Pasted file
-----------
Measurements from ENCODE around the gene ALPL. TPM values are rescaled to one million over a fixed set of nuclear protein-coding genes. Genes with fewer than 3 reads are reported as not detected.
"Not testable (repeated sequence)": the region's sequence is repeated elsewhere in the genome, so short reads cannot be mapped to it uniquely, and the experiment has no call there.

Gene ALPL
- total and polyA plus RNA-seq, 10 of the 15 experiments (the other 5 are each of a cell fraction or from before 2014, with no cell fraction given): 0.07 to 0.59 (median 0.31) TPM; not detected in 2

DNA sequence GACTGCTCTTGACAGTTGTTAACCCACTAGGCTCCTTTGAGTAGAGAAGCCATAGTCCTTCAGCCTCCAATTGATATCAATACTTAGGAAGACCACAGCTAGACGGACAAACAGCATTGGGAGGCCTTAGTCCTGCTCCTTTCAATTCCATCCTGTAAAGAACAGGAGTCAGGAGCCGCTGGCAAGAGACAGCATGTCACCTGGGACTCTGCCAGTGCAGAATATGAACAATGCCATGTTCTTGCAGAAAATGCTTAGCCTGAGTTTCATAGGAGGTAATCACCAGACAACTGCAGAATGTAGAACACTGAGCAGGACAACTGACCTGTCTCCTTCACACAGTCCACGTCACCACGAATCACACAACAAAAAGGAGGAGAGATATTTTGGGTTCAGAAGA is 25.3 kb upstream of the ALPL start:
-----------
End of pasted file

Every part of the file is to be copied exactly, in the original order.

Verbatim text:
Measurements from ENCODE around the gene ALPL. TPM values are rescaled to one million over a fixed set of nuclear protein-coding genes. Genes with fewer than 3 reads are reported as not detected.
"Not testable (repeated sequence)": the region's sequence is repeated elsewhere in the genome, so short reads cannot be mapped to it uniquely, and the experiment has no call there.

Gene ALPL
- total and polyA plus RNA-seq, 10 of the 15 experiments (the other 5 are each of a cell fraction or from before 2014, with no cell fraction given): 0.07 to 0.59 (median 0.31) TPM; not detected in 2

DNA sequence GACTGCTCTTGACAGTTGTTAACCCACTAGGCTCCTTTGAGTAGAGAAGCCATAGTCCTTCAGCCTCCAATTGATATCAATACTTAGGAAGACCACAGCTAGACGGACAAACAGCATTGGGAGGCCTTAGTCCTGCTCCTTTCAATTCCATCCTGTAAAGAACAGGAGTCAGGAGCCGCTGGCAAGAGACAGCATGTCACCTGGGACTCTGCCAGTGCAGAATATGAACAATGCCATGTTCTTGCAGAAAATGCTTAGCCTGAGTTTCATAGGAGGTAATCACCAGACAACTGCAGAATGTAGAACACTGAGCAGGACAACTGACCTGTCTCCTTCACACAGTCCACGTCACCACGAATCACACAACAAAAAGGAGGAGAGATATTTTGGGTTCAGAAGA is 25.3 kb upstream of the ALPL start: